marsbound2024

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I did read about leakage with the HD555 and to be honest that is somewhat of a concern. I live in the conservative, rural south and pretty much no one would want to hear what I listen to. I do like my "musical privacy" and also I want to respect others. So overall, yes it is somewhat of an issue, but not the ultimate deciding factor. At work I listen to my mp3 player almost at the lowest possible volume and can still hear quite well and enjoy it well. However in some other environments, such as home, I have it midway. My HD457s use an open design and I never had a problem with them leaking a lot of noise, but I am unsure how the HD555s are with their open back.

This is why I was considering the HD280 Pros with their closed design, but I read that open designs give better sound quality and depth. On Newegg, there is a combo deal going on where you can get the HD280 Pros for $99.99 and the PXC250s ($44.99) for free, so you only pay that $100. But I read the PXC250s weren't very good. The HD555s are listed as 120 Ohm (*sad face*) and they are $98.99 (with no combo).

All in all, I want a happy medium.

PS: Thanks for the expeditious reply and the welcome!
 
Nov 15, 2008 at 2:57 AM Post #4 of 27

The Monkey

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Welcome to Head-Fi and sorry about your wallet. Given your desires for portability, some isolation, durability, and sound quality, I recommend looking for a used Senn HD 25-1 II for around $150. It will not give you the air and space of the 555, but the 25-1 is a damn good headphone that does a lot of things well and is very well built. Also, even though it is rated at 70ohms, it does not need an amp.
 
Nov 15, 2008 at 3:01 AM Post #5 of 27

tintin47

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I would say buy the px-100s and save more money for buying a future setup that will truly allow you to immerse yourself in the music.
 
Nov 15, 2008 at 3:06 AM Post #6 of 27

marsbound2024

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The Monkey: First, thanks for the welcome! Second, it's not really that I can't afford good headphones. I could get the HD650s right now (and still be able to pay all my bills, heh), but I honestly don't think that is a responsible use of my money considering I'd like to save money for the future (so I am looking for best bang for the buck, without going overboard). It is just my preference to buy something in the $100 range. I haven't quite developed my ears to the level as many of you here and so I am not sure what a difference I could appreciate between a $100 set and a $500 set (especially since the headphones may be tied to a mp3 player most of the time). Nonetheless, I am going to look into the HD25-1 IIs right now! Thanks for that recommendation.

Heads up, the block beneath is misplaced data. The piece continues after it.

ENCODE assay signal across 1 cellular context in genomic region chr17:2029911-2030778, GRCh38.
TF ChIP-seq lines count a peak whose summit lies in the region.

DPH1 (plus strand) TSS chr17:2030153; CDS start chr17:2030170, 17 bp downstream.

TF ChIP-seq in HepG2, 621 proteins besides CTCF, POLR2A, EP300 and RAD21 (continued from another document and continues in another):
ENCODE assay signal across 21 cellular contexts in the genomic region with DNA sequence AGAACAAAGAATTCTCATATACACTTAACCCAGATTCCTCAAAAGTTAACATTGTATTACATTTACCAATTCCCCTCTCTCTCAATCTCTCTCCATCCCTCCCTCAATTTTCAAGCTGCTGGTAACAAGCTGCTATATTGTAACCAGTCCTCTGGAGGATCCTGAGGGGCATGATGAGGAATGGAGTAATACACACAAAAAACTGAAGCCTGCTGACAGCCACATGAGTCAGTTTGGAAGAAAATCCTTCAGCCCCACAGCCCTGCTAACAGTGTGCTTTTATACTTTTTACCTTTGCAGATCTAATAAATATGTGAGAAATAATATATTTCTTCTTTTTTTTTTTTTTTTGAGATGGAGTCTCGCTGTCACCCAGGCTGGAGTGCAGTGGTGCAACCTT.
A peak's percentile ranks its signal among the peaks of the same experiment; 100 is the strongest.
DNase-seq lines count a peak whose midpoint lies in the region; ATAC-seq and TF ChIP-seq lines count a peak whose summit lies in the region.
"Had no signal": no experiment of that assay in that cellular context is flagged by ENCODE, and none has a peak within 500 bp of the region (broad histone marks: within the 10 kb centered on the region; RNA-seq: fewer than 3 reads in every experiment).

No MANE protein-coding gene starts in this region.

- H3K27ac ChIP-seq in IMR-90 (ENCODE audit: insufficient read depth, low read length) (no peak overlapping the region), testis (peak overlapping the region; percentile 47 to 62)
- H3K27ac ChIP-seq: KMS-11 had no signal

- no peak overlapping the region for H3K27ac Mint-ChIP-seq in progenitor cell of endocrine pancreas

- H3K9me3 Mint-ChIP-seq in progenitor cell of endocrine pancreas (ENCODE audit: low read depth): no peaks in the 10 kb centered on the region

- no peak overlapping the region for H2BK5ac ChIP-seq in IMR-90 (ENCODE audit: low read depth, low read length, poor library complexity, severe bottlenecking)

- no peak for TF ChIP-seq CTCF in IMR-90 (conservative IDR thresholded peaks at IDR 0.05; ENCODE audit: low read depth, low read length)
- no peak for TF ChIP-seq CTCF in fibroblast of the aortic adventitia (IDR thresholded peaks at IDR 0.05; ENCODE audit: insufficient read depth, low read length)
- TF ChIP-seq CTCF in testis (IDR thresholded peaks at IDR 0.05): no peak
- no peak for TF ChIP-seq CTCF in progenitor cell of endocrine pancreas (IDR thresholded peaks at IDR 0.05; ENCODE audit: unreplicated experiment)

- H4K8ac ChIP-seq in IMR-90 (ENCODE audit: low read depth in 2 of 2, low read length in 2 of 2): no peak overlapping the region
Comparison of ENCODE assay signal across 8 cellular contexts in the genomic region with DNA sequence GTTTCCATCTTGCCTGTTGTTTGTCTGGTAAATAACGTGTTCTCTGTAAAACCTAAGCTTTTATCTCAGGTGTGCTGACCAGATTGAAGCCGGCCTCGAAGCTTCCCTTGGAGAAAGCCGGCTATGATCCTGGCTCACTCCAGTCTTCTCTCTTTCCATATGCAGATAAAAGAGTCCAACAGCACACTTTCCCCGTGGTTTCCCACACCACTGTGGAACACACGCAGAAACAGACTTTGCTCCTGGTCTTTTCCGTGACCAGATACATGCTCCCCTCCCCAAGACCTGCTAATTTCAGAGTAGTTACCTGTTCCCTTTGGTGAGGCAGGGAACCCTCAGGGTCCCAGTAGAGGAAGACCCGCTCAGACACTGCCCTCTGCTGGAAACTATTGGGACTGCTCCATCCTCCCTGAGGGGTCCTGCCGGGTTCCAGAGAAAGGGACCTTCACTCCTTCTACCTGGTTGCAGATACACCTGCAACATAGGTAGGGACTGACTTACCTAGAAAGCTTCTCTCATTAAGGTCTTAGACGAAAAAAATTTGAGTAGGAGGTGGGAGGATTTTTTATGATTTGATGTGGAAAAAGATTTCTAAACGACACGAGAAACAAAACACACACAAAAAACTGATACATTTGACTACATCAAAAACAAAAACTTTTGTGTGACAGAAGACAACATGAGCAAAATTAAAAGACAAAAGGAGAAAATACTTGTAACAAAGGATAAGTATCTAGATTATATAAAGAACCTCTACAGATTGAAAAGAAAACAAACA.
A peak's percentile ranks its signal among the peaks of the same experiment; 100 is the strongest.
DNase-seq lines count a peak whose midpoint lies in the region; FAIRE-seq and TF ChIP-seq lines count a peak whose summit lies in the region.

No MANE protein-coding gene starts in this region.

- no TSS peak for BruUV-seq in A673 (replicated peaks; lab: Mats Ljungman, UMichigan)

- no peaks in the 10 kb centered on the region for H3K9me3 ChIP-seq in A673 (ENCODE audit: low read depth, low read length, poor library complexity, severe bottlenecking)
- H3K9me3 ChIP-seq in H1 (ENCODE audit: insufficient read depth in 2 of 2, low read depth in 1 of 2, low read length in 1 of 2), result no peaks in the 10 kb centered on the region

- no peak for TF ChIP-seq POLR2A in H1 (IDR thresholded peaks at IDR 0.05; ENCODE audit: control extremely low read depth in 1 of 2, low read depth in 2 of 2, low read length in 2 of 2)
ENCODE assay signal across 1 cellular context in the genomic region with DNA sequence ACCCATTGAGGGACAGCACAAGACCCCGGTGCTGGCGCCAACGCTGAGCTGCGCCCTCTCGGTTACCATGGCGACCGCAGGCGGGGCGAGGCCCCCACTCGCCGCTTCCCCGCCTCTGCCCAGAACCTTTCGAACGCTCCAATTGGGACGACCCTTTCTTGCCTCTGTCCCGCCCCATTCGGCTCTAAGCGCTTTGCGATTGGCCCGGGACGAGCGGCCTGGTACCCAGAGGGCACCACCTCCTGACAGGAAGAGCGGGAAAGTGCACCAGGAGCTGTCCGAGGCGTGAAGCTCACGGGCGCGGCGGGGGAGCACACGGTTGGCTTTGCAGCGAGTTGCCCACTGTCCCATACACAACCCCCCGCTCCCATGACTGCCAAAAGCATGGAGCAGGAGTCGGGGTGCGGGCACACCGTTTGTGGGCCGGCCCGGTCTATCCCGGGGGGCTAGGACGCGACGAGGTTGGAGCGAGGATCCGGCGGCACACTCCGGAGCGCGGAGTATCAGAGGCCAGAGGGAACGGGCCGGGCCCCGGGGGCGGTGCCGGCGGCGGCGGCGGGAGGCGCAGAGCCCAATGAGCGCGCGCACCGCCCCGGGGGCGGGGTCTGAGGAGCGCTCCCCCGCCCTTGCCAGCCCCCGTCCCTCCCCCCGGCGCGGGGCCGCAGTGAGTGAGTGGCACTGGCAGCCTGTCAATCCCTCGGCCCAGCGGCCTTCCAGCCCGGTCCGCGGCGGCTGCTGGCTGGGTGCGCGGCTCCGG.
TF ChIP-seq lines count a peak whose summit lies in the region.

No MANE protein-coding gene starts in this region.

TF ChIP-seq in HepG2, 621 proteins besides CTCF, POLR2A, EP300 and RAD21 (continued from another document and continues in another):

Tintin47: Thanks for the recommendation. It is certainly a possibility that I do that... once I get them if I determined it wasn't enough then perhaps I'd go ahead and splurge. Of course I'm not sure what is a good portable setup. I don't like to sit in one place while listening to music (I like to rock in a rocking chair or while riding in a vehicle... something minor or moderate movement; if while running or jogging then of course PX-100s).

Update: I found this HD-25 SPII on eBay from a respectable seller: http://itemlistings.ebay.com/sdcsrp?...ax.Value%3D275 The HD25-1 IIs seem to be around $200.
 
Nov 15, 2008 at 3:11 AM Post #7 of 27

Rednamalas1

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Don't bother with HD650s until you are going for good (often expensive) dedicated home amps and good sourse - they benefit massively from good amping imo.

HD25s are indeed great start.
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Nov 15, 2008 at 3:17 AM Post #8 of 27

marsbound2024

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I am definitely not going for the HD650s because I don't have a good setup, haha. Thanks for the second recommendation for the HD25s! Is there a major difference between HD25 SP IIs and HD25-1 IIs?
 
Nov 15, 2008 at 3:20 AM Post #9 of 27

1Time

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The best price I could find for a new HD25-1 II was about $180 shipped. The HD280 should be found for under $80 shipped, but I don't suggest you buy it. What is your price range for this purchase, $100 to $180? For closed headphones that are good at not letting sound in or out, the HD25-1 II would be good, especially since you prefer Sennheiser.

If you want open headphones, the sound will leak out for others to hear, and you will better hear what's going on around you, good or bad. If you buy the HD555, be sure to get the 50 Ohm version. You should be able to find it new for about $100 shipped or $75 shipped used. The PX100 is good for open headphones at ~$40.

I prefer my closed, modded, and amped JBL 410 (JBL410) to the PX100, HD280, and HD555. For closed, the HD25-1 II would be a good buy, and the PX100 for open. Say so if willing to buy other than Sennheiser and you'll be sure to get other suggestions.
 
Nov 15, 2008 at 3:27 AM Post #10 of 27

marsbound2024

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I am willing to buy other than Sennheiser. It's just that I've had good experience with their customer service and rather enjoyed the HD457s. But although I was an AMD fan for a long time, I am willing to buy Intel now, hah.